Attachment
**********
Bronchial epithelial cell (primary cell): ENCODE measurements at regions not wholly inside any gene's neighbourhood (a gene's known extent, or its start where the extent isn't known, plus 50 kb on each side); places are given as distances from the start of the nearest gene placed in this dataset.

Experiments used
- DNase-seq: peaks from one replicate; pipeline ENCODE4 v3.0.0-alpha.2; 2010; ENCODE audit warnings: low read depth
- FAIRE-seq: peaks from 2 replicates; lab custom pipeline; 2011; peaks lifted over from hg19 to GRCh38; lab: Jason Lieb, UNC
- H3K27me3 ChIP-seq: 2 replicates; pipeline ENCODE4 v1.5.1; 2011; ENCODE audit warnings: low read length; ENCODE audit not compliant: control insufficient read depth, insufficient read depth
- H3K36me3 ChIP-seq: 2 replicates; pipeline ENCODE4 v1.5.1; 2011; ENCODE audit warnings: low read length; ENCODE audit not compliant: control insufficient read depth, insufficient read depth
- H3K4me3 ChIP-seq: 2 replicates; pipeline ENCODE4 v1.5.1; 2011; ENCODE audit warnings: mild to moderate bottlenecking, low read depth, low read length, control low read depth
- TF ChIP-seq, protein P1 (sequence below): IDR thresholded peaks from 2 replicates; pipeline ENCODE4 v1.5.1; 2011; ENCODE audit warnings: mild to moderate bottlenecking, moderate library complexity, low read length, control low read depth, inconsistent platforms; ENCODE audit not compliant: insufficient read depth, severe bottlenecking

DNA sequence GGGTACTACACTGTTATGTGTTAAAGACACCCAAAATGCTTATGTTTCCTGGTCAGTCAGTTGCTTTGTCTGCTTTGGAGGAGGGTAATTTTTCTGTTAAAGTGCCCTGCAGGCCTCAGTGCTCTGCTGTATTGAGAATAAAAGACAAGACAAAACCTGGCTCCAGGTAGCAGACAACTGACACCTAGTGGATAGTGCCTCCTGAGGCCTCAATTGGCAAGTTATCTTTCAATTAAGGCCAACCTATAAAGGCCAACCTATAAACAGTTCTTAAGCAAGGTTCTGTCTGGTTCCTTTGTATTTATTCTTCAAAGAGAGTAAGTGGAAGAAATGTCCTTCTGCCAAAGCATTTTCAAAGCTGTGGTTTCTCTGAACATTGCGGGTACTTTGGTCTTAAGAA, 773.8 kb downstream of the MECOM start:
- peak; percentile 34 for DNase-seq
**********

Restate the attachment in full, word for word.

Bronchial epithelial cell (primary cell): ENCODE measurements at regions not wholly inside any gene's neighbourhood (a gene's known extent, or its start where the extent isn't known, plus 50 kb on each side); places are given as distances from the start of the nearest gene placed in this dataset.

Experiments used
- DNase-seq: peaks from one replicate; pipeline ENCODE4 v3.0.0-alpha.2; 2010; ENCODE audit warnings: low read depth
- FAIRE-seq: peaks from 2 replicates; lab custom pipeline; 2011; peaks lifted over from hg19 to GRCh38; lab: Jason Lieb, UNC
- H3K27me3 ChIP-seq: 2 replicates; pipeline ENCODE4 v1.5.1; 2011; ENCODE audit warnings: low read length; ENCODE audit not compliant: control insufficient read depth, insufficient read depth
- H3K36me3 ChIP-seq: 2 replicates; pipeline ENCODE4 v1.5.1; 2011; ENCODE audit warnings: low read length; ENCODE audit not compliant: control insufficient read depth, insufficient read depth
- H3K4me3 ChIP-seq: 2 replicates; pipeline ENCODE4 v1.5.1; 2011; ENCODE audit warnings: mild to moderate bottlenecking, low read depth, low read length, control low read depth
- TF ChIP-seq, protein P1 (sequence below): IDR thresholded peaks from 2 replicates; pipeline ENCODE4 v1.5.1; 2011; ENCODE audit warnings: mild to moderate bottlenecking, moderate library complexity, low read length, control low read depth, inconsistent platforms; ENCODE audit not compliant: insufficient read depth, severe bottlenecking

DNA sequence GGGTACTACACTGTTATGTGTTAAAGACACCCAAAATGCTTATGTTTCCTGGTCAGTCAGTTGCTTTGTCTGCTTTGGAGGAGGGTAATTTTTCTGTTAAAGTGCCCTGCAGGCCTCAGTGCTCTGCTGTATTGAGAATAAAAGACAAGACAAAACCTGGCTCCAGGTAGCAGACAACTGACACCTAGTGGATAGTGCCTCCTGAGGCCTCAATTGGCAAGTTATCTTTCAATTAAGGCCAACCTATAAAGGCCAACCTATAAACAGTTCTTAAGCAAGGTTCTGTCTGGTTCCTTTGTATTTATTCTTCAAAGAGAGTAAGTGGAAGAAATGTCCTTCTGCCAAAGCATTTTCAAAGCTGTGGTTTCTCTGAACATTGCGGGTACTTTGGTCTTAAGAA, 773.8 kb downstream of the MECOM start:
- peak; percentile 34 for DNase-seq